Review: Sun Below ‘Sun Below’

My first impression of Toronto Canada’s Sun Below was that this is just another stoner band laden with the same old genre clichés: pop occult references, token Lovecraft inclusion, heavy borrowing from the usual bands, and hammering the point home that they smoke a lot of marijuana with their weed world-building and pompous promo that includes their own made-up micro genre, ‘sativa rock’.

Sun Below ‘Sun Below’

But it’s not exactly fair to single out one band for current trends and a typically self-aggrandizing intro, and after reading through their thorough and detailed promo stuff in full, I saw that these guys clearly work very hard. They only formed in 2018 and have already released three EPs and a single before this, their self-produced, self-released, self-titled debut full length.

Sun Below’s aesthetic, lyrics, and sonic universe is heavily indebted to Sleep, with the likes of their ‘dooman’ (or doom-human) a familiar echo of Sleep’s smoke-following weedian. The press release will sound familiar, too: 

‘Lyrically, the album focuses on the Holy Drifter, his quest to discover higher meaning within visions that haunt and excite him, and his greater role in the cosmic balance of the universe. He, and the ancient herb which influences his mind, are thrust to the center of a time travel paradox that crosses realities as the sun burns low.’

This may suggest tired hero-worship and predictable THC-laced meandering, but while this album is undoubtedly full of smoked-out Sleep-inspired jamming, it’s surprisingly high energy and often emerges from the haze with flashes of something special.

Opening track Chronwall Neanderthal is a prime example of the band’s core sound. They take what they love, kick it up the ass, and create heavy tunes that are more about energy and exploration than sluggish saturation. Sun Below’s own assertion is that they are livelier than doom that plods, sludge that drags, or stoner that’s too moribund to smoke out to. This is music for motion: physical, mental, or otherwise, and it’s clear they could hone their own unique identity if they can just shake off the most blatant lifts from their heroes.

The production is notably raw and live sounding, but still heavy and full. Refreshingly, it’s not pushed to the point of being monolithic and dull, and rather than over-dialled, over-amped walls of soulless tone, the playing here has room to weave and wind with genuine attitude and drive. The band are really givin’er (as Canadians might say) and well represented with an album mix that’s balanced, lively, and capturing the moment.

They take what they love, kick it up the ass, and create heavy tunes that are more about energy and exploration than sluggish saturation…

The music never bludgeons, but sweeps, soars, and slithers, with a clarity of judgement to the arrangements and song development that makes for a complete ride that almost never loses its way. Sun Below know when to fuzz it out and drift, when to build things up, when to let rip, and when it’s time for straightforward heavy low hanging riffs.

Surprisingly, one of the band’s musical strengths is subtlety. The songs are rich with constantly evolving detail, finesse, and character. The storied drumming of Shiva Sativa, the Entwistle expressiveness of the bass on the more upbeat tracks, or the buried secrets of the gorgeous wooled out sojourn that is Bong Psalm.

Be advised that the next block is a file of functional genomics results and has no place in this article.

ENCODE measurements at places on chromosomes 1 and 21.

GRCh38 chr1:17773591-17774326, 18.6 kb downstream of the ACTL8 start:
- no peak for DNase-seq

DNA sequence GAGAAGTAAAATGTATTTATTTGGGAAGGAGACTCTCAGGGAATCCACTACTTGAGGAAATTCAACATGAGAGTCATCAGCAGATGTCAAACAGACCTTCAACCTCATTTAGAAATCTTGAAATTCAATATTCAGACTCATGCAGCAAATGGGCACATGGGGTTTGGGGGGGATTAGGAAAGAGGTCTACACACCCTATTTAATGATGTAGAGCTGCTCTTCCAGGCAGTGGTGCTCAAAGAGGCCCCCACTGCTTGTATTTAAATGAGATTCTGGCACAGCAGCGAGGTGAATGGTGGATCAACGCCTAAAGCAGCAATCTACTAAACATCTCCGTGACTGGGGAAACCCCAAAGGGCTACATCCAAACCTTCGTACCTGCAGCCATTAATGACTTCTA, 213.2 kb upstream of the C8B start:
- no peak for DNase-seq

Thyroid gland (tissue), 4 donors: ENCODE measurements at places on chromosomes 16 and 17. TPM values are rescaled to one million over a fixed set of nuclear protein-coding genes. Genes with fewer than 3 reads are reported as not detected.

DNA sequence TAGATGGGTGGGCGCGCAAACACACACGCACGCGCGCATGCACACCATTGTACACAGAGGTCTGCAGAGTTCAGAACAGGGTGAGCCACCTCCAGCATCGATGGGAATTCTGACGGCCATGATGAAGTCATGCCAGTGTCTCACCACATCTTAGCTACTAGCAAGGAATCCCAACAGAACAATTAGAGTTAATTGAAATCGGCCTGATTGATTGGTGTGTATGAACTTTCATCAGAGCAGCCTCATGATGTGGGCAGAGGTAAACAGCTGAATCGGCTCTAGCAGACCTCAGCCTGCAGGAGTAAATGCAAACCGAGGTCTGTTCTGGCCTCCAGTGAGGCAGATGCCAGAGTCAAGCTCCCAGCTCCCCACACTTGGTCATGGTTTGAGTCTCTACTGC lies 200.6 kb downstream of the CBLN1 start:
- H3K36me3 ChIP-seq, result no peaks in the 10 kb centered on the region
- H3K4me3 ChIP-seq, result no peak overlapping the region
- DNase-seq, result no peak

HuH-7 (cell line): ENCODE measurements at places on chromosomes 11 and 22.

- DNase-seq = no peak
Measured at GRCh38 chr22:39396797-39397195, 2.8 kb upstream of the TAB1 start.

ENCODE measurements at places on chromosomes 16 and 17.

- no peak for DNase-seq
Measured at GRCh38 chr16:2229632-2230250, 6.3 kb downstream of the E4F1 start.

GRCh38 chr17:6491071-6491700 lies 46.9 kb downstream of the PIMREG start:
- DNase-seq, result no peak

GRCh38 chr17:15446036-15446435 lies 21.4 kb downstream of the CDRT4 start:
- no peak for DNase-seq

Guitarist Jason Craig has a coolheaded and distinctive style of playing heavy, with a subdued snarl that ebbs and flows, crackles and sparks. But he never showboats or crushes, eschewing a wall of sound in favour of emotive expression and skillful flourish. Just check out the lead in the middle of Holy Drifter. At this stage, it seems that maybe the greatest strength of Sun Below is well-realised detail and balance, qualities that take most bands years to perfect. 

The weakest moments are when the band goes to Sleep, with slightly shaky Al Cisneros impressions that are just too blatant to not be jarring and break the spell they could cast otherwise. But it feels mean-spirited to make too much of a deal about a new band borrowing from their influences. It’s not bad, it’s just that for me I can hear a lot of potential for something else. The likes of Kinetic Kief shows how they could take that Al vocal and expand upon it to reach somewhere out between Cisneros and the caustic tone of Burning Witch’s Edgy 59. Or they could make more of the hardcore vocal style from the opening track to mix things up a bit.

And whereas most of the album is invigorating, I could do without the overlong final track which serves to suck the remaining energy from the room, ending with the wholly predictable sound of a bong rip. But then it is called Solar Burnout

Sun Below is a promising band, packed with musical ideas but a bit caught up in smoke. I could do with a completely different aesthetic, and I feel that it suggests something generic when in fact there’s a lot going on here that could be even more, but not every band wants to go somewhere totally new. All of the aforementioned self-realised selves (self-produced, self-released, etc.) indicate that this is a band with no shortage of gumption, ambition, or self-belief.

It takes more work than most people know to do mostly everything yourself, and any band putting themselves out there, and working hard, deserves respect and, more importantly, a chance. If you like the sound of high energy stoner rock inspired by Sleep that’s on the cusp of breaking out into exciting new territory, then support these guys and help them get there.

Label: Independent
Band Links: Facebook | Bandcamp | Instagram

Scribed by: Josuph Price